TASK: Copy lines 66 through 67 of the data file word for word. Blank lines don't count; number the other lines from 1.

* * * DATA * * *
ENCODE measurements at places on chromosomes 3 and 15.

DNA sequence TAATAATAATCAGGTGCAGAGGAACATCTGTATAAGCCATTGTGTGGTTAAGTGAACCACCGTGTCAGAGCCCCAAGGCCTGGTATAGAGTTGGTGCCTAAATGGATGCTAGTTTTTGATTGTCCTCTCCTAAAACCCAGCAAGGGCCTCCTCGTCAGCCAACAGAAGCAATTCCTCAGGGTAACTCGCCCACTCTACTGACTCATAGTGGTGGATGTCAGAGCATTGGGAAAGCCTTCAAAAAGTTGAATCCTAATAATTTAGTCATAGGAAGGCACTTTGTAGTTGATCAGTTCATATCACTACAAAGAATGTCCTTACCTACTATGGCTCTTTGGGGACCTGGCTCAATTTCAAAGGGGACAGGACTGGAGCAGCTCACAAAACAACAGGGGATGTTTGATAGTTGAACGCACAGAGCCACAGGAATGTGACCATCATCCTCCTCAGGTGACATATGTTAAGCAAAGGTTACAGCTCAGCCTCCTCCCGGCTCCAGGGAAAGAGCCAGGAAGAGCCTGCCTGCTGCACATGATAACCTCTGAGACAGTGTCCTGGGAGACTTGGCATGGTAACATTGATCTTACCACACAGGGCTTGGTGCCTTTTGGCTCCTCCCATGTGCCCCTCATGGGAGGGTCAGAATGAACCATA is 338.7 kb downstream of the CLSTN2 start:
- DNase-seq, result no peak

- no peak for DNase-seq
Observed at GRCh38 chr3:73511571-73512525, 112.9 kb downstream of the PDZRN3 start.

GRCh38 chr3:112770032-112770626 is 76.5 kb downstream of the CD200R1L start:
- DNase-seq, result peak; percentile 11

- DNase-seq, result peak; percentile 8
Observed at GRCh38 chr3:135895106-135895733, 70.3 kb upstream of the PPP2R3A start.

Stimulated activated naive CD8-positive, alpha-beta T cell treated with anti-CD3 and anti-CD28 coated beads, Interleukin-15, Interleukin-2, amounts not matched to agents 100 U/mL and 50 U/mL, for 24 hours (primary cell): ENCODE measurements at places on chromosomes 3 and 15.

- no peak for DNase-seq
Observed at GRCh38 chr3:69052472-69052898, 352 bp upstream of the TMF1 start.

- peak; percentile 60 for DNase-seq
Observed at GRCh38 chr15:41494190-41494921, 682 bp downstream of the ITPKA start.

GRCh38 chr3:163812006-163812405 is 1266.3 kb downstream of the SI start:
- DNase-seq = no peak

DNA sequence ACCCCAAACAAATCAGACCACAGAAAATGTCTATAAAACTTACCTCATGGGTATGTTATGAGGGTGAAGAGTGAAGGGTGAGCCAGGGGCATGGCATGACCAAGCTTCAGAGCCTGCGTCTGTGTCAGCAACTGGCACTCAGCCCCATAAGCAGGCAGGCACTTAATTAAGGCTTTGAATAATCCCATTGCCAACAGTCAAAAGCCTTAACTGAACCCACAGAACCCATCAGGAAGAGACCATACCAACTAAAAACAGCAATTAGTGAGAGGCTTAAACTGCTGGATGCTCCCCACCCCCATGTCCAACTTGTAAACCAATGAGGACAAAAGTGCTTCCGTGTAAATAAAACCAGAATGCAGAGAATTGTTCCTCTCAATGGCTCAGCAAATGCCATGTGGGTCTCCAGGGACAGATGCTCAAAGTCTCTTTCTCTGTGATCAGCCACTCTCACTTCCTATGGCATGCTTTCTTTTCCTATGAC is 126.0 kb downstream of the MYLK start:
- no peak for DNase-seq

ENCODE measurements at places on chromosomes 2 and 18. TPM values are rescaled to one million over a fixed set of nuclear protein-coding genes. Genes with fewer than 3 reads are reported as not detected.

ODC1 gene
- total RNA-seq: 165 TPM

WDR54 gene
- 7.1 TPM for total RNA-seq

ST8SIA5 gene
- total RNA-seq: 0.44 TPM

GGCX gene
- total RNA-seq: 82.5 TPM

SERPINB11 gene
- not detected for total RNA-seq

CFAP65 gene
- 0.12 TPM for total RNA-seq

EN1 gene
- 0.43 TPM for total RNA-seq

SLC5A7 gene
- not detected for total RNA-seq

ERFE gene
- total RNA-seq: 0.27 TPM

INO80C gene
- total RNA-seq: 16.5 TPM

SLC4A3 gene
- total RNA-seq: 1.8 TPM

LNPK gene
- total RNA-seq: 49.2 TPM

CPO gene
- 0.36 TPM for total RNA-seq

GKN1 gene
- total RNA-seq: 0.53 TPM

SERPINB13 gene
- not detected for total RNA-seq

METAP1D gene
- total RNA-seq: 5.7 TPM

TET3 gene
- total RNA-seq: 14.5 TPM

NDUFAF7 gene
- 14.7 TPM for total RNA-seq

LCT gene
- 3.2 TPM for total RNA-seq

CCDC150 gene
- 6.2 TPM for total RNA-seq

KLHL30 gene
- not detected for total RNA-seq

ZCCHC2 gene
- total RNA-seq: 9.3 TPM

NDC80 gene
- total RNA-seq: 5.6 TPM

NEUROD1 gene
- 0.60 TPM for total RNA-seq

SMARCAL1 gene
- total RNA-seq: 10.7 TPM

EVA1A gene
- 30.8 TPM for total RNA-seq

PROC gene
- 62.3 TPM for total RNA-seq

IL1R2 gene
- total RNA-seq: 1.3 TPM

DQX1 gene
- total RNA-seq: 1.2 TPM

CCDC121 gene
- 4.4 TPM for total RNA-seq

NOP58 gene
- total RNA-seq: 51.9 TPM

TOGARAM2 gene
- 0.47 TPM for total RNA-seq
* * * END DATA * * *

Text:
NEUROD1 gene
- 0.60 TPM for total RNA-seq